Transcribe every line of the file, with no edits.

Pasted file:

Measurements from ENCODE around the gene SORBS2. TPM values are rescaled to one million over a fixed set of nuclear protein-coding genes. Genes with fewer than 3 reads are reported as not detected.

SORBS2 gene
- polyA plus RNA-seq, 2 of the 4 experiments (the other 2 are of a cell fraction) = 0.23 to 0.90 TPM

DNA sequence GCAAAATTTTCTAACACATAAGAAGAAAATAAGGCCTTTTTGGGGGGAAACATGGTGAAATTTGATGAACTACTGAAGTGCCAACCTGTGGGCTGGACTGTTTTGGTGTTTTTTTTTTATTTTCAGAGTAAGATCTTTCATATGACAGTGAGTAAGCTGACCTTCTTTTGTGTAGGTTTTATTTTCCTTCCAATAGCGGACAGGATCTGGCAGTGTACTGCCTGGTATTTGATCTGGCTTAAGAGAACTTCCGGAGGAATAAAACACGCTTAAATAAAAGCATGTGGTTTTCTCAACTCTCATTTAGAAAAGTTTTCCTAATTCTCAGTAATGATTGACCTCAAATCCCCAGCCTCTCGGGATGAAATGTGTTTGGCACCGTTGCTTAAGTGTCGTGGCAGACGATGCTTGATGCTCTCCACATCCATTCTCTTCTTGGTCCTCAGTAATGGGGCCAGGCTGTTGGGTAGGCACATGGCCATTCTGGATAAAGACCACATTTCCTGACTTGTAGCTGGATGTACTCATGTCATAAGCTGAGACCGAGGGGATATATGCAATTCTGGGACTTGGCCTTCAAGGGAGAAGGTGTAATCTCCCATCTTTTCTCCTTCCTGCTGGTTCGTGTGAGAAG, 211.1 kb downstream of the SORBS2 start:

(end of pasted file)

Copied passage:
Measurements from ENCODE around the gene SORBS2. TPM values are rescaled to one million over a fixed set of nuclear protein-coding genes. Genes with fewer than 3 reads are reported as not detected.

SORBS2 gene
- polyA plus RNA-seq, 2 of the 4 experiments (the other 2 are of a cell fraction) = 0.23 to 0.90 TPM

DNA sequence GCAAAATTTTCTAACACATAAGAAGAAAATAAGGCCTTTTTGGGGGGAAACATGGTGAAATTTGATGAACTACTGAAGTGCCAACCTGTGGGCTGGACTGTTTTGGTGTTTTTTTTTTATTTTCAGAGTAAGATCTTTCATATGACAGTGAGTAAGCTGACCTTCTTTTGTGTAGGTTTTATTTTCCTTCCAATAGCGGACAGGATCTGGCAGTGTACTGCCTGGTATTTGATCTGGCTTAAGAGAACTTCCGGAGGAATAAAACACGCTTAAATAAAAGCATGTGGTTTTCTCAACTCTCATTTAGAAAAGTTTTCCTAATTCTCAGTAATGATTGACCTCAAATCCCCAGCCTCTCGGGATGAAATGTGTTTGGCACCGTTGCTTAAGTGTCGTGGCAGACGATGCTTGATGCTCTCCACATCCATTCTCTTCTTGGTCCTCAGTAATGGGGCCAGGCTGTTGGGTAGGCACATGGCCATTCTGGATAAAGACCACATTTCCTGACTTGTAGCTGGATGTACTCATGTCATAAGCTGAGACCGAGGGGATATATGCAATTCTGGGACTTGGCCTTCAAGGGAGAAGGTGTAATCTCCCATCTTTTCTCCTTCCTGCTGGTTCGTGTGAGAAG, 211.1 kb downstream of the SORBS2 start: